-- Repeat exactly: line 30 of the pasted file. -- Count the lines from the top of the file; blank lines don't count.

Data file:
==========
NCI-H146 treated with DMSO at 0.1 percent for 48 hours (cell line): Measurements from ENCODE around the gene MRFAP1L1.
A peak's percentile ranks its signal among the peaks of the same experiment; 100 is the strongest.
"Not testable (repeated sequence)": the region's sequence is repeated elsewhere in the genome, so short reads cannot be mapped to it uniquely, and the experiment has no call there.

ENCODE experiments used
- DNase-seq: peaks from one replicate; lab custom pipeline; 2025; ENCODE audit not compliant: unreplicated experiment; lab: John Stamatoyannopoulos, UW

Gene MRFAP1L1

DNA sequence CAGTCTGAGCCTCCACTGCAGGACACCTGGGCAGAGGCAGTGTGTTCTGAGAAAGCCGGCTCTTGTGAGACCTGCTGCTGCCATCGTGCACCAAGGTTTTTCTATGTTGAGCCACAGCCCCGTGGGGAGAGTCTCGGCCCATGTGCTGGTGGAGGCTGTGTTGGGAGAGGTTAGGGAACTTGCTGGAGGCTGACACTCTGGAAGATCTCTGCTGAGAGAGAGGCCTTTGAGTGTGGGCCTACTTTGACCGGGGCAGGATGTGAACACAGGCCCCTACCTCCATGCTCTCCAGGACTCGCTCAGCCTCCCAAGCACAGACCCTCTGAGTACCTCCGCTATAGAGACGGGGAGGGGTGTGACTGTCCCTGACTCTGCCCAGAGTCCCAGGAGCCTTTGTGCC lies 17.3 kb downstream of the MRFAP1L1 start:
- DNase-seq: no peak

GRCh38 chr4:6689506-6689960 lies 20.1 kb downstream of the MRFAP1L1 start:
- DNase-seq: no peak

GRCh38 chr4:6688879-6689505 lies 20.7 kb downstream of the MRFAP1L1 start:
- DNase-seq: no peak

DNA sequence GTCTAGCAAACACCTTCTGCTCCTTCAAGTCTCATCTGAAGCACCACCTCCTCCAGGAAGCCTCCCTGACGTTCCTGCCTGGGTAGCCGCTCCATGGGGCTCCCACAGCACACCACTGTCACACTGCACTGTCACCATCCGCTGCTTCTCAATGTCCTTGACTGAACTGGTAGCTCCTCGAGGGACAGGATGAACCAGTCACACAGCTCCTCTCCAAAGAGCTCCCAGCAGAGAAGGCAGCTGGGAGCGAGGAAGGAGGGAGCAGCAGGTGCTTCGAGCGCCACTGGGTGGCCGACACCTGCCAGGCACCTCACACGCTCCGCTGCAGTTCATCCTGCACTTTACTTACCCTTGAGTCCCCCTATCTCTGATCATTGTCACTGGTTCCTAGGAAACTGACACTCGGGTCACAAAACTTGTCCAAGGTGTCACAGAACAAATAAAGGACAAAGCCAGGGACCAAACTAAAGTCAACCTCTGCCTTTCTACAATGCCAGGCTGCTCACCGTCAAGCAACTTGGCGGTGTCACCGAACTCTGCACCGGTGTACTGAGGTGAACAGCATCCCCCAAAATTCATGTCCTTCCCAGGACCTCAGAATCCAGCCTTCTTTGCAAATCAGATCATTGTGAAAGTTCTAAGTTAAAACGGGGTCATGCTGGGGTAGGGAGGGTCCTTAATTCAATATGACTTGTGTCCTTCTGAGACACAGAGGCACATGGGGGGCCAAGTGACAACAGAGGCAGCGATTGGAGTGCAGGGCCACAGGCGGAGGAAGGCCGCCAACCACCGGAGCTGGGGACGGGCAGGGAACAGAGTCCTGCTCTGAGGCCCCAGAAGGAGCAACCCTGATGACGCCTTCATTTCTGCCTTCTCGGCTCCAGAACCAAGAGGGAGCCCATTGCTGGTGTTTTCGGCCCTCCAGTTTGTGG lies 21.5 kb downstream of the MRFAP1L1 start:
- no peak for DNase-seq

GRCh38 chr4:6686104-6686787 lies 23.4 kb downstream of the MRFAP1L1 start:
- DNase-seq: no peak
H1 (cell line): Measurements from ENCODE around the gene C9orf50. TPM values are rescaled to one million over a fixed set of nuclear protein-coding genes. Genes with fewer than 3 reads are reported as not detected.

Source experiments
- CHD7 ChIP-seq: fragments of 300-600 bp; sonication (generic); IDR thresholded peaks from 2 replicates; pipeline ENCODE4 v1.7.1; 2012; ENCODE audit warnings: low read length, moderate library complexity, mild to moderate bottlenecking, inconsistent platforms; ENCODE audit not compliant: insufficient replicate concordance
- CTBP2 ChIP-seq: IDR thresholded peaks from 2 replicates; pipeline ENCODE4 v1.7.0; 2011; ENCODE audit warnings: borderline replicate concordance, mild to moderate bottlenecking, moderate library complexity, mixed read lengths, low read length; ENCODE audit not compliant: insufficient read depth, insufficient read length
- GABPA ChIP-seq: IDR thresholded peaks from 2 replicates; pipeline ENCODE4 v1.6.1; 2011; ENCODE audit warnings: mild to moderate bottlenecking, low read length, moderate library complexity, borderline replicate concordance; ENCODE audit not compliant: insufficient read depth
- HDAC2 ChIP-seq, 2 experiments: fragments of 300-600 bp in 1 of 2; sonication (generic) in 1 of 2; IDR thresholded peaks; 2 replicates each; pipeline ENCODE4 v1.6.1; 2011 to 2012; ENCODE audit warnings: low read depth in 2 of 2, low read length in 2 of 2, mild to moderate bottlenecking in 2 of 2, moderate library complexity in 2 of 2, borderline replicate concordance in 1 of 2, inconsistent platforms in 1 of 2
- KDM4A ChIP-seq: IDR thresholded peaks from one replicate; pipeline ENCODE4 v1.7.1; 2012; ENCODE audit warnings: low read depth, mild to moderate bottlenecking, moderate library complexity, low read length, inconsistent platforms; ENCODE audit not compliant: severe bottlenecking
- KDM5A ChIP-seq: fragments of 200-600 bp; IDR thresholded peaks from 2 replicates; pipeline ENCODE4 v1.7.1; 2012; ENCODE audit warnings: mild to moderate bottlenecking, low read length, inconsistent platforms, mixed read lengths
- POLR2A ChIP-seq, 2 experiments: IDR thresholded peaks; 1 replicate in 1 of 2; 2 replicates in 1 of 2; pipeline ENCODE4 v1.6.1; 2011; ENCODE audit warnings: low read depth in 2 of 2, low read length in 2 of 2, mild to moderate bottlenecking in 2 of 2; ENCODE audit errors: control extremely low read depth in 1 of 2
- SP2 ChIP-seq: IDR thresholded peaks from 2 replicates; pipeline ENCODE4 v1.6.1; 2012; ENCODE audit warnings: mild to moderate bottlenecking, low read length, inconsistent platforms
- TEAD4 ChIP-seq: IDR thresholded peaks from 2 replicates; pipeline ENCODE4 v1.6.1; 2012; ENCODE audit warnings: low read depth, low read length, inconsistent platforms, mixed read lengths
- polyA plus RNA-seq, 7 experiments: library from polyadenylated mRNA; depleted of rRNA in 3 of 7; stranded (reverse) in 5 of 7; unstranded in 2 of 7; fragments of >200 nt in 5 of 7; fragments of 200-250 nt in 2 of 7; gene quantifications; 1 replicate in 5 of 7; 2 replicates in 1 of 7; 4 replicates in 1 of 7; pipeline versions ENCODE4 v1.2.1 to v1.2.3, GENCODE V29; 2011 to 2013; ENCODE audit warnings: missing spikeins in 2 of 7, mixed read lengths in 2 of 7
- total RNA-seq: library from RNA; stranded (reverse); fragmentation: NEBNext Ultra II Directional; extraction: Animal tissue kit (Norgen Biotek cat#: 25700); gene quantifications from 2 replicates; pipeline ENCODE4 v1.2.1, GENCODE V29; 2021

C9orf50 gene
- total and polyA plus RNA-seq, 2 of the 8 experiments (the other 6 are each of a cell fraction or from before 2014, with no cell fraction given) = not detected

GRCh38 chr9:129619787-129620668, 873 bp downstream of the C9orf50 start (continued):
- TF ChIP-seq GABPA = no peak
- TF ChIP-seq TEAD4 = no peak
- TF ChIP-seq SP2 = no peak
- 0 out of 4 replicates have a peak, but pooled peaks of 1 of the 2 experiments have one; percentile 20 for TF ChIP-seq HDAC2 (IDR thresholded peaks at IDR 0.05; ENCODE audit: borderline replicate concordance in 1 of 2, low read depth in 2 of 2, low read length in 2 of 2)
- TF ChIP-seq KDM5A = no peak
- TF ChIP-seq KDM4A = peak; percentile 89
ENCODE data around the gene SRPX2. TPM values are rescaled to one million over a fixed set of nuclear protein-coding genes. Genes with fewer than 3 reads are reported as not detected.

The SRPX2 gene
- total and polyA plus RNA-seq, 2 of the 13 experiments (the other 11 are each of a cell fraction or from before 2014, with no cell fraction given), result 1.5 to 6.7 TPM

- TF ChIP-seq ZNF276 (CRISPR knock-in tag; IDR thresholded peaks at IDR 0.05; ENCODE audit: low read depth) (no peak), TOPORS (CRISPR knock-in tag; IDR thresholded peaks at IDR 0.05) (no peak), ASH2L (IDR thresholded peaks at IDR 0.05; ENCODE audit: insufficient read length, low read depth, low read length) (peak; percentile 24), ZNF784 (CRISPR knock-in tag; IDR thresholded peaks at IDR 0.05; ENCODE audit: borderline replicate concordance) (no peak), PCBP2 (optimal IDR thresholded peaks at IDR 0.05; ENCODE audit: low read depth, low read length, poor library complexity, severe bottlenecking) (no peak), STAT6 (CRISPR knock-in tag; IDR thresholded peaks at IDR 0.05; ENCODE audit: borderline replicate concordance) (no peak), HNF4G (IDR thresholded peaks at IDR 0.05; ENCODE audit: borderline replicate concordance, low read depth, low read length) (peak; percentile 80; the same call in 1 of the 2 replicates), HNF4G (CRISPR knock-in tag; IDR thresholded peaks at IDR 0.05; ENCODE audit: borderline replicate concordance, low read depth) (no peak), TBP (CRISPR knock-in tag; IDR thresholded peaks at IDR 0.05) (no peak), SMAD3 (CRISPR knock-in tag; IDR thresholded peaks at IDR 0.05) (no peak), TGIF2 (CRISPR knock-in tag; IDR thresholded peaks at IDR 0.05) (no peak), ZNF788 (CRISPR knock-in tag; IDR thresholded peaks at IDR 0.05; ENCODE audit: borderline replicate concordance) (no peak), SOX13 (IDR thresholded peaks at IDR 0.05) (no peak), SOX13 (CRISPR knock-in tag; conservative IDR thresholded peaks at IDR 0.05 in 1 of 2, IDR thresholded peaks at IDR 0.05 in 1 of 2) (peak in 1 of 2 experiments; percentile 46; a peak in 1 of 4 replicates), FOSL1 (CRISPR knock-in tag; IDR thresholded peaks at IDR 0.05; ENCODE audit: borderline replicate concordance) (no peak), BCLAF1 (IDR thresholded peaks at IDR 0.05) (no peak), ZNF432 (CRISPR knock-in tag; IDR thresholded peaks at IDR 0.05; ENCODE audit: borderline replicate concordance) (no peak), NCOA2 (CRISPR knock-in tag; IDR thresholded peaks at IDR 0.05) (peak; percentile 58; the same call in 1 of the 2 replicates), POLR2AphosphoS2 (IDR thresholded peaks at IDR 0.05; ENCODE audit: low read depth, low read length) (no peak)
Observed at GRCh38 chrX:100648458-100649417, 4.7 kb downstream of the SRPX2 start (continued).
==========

C9orf50 gene